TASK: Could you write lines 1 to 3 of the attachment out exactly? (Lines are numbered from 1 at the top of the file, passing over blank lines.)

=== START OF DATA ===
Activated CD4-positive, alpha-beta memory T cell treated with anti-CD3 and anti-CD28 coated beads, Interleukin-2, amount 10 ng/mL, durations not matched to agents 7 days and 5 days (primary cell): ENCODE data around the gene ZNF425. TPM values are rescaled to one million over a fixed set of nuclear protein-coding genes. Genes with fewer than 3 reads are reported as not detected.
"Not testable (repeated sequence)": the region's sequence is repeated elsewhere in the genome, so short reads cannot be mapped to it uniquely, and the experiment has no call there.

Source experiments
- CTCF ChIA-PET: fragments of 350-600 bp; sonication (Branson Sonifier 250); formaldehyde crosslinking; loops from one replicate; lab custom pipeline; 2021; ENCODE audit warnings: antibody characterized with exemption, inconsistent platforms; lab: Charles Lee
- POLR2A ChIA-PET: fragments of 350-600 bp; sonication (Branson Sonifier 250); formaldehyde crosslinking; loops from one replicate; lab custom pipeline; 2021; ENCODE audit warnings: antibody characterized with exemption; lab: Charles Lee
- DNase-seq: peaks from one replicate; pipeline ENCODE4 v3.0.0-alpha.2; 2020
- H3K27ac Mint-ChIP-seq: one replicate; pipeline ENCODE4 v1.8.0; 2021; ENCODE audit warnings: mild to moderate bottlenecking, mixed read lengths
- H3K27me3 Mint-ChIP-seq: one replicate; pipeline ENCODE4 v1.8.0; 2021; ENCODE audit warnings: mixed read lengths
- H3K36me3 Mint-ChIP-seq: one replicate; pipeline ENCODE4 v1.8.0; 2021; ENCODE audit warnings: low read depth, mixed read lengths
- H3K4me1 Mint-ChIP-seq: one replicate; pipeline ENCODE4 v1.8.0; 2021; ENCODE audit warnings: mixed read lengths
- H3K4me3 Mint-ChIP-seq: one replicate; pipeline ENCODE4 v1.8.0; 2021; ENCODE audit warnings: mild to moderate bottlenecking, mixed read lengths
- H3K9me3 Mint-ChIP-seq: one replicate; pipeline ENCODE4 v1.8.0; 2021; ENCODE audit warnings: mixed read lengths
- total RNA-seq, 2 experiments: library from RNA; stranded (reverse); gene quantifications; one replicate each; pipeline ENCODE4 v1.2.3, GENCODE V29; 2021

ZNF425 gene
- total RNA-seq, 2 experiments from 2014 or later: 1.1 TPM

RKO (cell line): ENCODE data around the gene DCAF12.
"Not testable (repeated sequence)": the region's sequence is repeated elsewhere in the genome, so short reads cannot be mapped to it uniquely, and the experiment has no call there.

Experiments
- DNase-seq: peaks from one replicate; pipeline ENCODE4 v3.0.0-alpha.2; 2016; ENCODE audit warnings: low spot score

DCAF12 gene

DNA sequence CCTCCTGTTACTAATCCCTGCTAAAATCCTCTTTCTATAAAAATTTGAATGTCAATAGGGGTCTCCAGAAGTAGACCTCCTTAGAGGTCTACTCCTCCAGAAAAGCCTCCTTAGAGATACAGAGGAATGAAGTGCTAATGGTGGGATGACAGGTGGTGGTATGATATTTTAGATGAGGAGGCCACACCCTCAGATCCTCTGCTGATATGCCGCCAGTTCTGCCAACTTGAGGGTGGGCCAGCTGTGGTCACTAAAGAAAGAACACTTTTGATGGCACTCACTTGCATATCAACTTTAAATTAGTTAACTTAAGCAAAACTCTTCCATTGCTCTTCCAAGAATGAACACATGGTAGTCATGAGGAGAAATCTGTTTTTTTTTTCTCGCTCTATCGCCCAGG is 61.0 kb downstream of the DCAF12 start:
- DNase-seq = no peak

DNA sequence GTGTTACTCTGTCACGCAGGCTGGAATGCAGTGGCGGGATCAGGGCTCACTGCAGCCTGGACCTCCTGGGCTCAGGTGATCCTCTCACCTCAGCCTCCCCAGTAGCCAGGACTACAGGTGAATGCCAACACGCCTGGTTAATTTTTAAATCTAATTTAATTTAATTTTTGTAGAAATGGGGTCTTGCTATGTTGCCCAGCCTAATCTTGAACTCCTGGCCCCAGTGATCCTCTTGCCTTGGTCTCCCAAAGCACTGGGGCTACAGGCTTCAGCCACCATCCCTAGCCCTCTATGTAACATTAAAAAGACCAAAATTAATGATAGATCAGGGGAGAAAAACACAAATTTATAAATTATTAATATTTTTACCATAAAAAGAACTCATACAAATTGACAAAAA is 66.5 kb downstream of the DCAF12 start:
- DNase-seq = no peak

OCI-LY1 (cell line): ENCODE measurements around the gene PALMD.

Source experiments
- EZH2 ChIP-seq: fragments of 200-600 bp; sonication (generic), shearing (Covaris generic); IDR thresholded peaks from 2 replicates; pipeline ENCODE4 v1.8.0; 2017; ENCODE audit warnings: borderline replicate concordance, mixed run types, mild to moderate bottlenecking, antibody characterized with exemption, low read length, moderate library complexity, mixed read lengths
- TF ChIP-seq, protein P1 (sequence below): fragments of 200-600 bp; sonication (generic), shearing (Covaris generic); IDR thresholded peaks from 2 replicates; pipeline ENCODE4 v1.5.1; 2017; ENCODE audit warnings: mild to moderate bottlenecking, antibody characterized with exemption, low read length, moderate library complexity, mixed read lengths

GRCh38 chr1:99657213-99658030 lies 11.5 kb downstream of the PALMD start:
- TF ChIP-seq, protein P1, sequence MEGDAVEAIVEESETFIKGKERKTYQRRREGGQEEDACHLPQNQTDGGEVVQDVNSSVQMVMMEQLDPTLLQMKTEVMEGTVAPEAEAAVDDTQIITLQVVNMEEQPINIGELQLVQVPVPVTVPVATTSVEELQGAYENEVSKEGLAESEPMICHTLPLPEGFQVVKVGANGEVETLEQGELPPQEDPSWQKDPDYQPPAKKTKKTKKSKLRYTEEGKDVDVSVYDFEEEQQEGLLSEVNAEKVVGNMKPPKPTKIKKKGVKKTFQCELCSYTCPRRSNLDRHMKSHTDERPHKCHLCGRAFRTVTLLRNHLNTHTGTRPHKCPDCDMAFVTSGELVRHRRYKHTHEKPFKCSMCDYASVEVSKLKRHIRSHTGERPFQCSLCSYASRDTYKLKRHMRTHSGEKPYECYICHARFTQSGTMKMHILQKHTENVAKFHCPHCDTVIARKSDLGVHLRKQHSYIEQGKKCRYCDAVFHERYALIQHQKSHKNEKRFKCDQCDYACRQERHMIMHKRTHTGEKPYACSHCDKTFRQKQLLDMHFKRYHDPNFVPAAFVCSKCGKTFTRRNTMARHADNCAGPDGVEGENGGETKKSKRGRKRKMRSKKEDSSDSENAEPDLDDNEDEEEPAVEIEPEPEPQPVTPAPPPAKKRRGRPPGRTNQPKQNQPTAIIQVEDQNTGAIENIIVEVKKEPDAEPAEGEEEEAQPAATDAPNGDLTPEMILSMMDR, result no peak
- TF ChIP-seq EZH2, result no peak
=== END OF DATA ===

Activated CD4-positive, alpha-beta memory T cell treated with anti-CD3 and anti-CD28 coated beads, Interleukin-2, amount 10 ng/mL, durations not matched to agents 7 days and 5 days (primary cell): ENCODE data around the gene ZNF425. TPM values are rescaled to one million over a fixed set of nuclear protein-coding genes. Genes with fewer than 3 reads are reported as not detected.
"Not testable (repeated sequence)": the region's sequence is repeated elsewhere in the genome, so short reads cannot be mapped to it uniquely, and the experiment has no call there.

Source experiments